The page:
It is hard to imagine any other place with more connotations than Jerusalem, cultural in every sense of the word: its multitude of influences, of peoples, and its strong spiritual symbolism both within and outside Christianity over the centuries. This year’s edition of Banchetto musicale attempts to show but a few of these, allowing the audience to reflect upon the enduring influence of the Holy City upon the citizens of this world, past and present.
The festival’s opening concert will recall the journey to Jerusalem of the Grand Duchy of Lithuania’s Marshall M. K. Radziwiłł the Orphan, which took place in 1582–1584. It takes the form of a musical diary covering Palestine, Egypt, Crete and the Apennine Peninsula, created by Greek ensemble Ex Silentio. The ensemble Artefactum from Spain will present a programme of hymns to the Virgin Mary by the cosmopolitan King Alfonso the Wise (El Sabio).
The new historical organ located in the Franciscan Monastery Church in Vilnius, constructed by an international team of organ builders and inaugurated earlier this year, will be honoured in our festival with two organ solo recitals: a programme of Baltic Masters of the Baroque, performed by Gdańsk-based organist Andrzej Szadejko, as well as ‘An Wasserflüßen Babylon’, a recital presented by renowned scholar in the field of Renaissance and Early Baroque, Marcin Szelest – an organ recital that is also our festival’s contribution to the memory of the Hamburg organist and composer Johann Adam Reincken (1643–1722), in commemoration of the 300th anniversary of his death.
Prof. Detlef Bratschke from the University of the Arts in Bremen will lead a project of psalms by Königsberg-based composer Teodoro Riccio (c.1540–c.1600), a musical ambassador between Prussia and Poland.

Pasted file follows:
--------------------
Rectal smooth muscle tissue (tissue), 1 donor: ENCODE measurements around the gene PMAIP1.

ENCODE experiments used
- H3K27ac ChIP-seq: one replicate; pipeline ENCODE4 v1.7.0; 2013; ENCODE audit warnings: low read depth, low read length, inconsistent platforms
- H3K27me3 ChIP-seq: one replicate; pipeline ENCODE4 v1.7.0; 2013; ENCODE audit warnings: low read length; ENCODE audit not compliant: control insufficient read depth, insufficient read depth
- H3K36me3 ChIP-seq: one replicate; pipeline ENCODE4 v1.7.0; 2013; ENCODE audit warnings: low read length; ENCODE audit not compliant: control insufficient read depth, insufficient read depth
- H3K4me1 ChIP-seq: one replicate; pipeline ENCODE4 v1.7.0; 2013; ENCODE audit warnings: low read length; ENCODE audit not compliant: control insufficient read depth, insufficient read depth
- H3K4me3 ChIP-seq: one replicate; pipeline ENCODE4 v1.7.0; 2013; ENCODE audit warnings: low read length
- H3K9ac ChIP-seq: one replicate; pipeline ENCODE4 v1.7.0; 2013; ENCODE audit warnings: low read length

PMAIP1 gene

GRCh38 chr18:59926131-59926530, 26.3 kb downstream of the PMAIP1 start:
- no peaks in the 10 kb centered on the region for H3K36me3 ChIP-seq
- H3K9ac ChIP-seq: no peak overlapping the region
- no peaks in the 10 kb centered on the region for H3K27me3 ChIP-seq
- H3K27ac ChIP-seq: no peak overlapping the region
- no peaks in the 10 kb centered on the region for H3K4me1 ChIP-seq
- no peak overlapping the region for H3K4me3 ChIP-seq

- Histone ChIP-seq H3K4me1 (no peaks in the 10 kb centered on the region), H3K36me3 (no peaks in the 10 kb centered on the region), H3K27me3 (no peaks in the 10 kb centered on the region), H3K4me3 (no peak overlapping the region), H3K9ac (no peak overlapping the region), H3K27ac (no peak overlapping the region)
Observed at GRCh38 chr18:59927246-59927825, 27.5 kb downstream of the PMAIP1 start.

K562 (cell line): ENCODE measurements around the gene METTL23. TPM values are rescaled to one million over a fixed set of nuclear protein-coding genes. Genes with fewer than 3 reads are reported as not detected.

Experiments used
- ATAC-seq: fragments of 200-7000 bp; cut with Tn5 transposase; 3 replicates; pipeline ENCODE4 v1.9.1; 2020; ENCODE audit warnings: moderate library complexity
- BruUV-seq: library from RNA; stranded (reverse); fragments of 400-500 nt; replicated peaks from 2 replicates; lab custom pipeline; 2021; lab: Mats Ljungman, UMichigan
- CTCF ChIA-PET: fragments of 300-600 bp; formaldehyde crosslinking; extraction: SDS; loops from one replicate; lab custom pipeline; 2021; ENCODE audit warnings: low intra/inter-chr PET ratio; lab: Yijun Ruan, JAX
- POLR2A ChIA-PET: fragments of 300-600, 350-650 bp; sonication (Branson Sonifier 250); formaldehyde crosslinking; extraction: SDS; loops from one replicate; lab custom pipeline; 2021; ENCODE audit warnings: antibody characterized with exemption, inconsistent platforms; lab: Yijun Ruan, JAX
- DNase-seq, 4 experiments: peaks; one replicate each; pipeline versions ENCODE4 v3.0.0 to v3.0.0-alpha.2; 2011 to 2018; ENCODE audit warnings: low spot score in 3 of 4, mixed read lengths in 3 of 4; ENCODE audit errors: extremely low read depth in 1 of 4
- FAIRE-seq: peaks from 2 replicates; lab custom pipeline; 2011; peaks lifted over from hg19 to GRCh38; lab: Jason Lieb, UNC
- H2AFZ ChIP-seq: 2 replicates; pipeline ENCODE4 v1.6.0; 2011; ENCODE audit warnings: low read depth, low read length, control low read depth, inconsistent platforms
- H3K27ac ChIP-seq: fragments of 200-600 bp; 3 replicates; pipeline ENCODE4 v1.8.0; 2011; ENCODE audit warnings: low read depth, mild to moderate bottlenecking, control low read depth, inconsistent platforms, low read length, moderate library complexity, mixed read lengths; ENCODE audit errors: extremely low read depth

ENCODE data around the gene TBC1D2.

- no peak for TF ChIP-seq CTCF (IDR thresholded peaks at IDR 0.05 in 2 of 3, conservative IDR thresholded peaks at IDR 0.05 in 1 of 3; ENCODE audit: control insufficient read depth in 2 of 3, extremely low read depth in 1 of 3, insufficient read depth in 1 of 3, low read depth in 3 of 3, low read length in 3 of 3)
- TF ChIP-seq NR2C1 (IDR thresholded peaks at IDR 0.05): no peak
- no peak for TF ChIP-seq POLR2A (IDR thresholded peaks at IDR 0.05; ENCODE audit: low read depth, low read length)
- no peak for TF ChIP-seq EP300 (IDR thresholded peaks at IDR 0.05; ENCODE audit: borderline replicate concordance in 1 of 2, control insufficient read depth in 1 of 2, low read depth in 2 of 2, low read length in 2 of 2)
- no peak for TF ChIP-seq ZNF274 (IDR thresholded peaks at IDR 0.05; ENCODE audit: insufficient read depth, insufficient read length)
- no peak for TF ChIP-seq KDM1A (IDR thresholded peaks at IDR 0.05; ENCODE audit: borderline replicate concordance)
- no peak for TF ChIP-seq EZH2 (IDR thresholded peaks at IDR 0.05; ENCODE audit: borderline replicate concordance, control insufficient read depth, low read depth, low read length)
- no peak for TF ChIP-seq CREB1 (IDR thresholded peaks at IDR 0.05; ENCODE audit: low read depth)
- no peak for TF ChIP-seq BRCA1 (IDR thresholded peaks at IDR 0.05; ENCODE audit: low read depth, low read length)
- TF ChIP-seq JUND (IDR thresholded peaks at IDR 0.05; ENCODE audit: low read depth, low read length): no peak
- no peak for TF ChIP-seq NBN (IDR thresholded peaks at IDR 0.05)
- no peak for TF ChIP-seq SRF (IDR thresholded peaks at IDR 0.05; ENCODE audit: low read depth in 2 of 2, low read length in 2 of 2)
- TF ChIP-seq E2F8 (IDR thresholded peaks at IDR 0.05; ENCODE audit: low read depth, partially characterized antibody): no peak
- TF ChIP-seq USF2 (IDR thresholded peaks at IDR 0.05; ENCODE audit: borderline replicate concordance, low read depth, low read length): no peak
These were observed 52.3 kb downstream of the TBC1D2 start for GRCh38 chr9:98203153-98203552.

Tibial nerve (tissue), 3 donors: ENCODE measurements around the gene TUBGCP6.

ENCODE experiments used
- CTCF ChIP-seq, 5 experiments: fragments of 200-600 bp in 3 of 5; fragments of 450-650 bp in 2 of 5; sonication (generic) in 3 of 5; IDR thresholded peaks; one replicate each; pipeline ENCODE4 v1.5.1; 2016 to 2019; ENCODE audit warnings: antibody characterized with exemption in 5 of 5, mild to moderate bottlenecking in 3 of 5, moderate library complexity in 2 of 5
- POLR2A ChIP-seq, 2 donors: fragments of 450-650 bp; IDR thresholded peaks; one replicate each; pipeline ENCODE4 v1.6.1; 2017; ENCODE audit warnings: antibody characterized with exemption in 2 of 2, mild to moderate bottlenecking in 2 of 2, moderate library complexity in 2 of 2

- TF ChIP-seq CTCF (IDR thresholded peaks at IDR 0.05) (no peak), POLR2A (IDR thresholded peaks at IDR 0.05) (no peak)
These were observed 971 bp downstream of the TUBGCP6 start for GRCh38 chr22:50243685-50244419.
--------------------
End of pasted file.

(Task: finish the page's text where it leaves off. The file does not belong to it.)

The musical brainchild of artistic directors Gintautas Venislovas and Darius Stabinskas, ‘The Pillars of Heaven’ is a project created in honour of the lost Jewish population of Lithuania during the dark years of the Holocaust, with music by the Venetian-Jewish composer Salomone Rossi (c.1570–1630) and new compositions by Gintautas Venislovas based on the poems of the young Jewish-Lithuanian poet Matilda Olkinaitė, who was murdered along with her parents and sisters by White Armbanders in her native village of Panemunėlis, Lithuania, in July 1941.
Ensemble Organum from France will present ‘Chant des Templiers’ – hymns of the first Templars in 12th Century – from the manuscript of the Holy Sepulchre.
The Goldberg Baroque Ensemble, directed by Andrzej Szadejko, along with Lithuanian vocal ensemble Duodeco, will perform 18th-century gallant music from Vilnius and Lviv by Wojciech Dankowski and Jan-Piotr Habermann.
The closing event of this year’s festival, ‘Sehet, wir gehn hinauf gen Jerusalem’, under the leadership of Christian Frattima, will be a programme of J.S. Bach church cantatas, composed in reflection of the suffering of Christ.
Musical education, as well as support for talented young artists, also forms part of this year’s edition. ‘Lauda Jerusalem’, a concert for children and families, will be presented by the ensemble Lux Musicae London. Banchetto Musicale has chosen for the Fringe Day two performances, which will be presented online. The young artists featured in the Fringe Day are: Fangchi Hsu & Consort Olentia Harmonia (Taiwan, Germany) and Pooyan Farzin & Danica Buric (Iran, Serbia). The masterclass tradition will continue this year with a singing workshop led by Marcel Pérès. The festival is also delighted to be hosting the second edition of the Sigismundus Lauxmin International Harpsichord Contest, a competition dedicated to the musical heritage of the Polish-Lithuanian Commonwealth.
The festival’s events will take place in Vilnius on September 7–25, 2022, at the National Museum – Palace of the Grand Dukes of Lithuania, the Church of the Assumption of the Blessed Virgin Mary and Franciscan Abbey, the St. Francis of Assisi (Bernardine) Church, and online.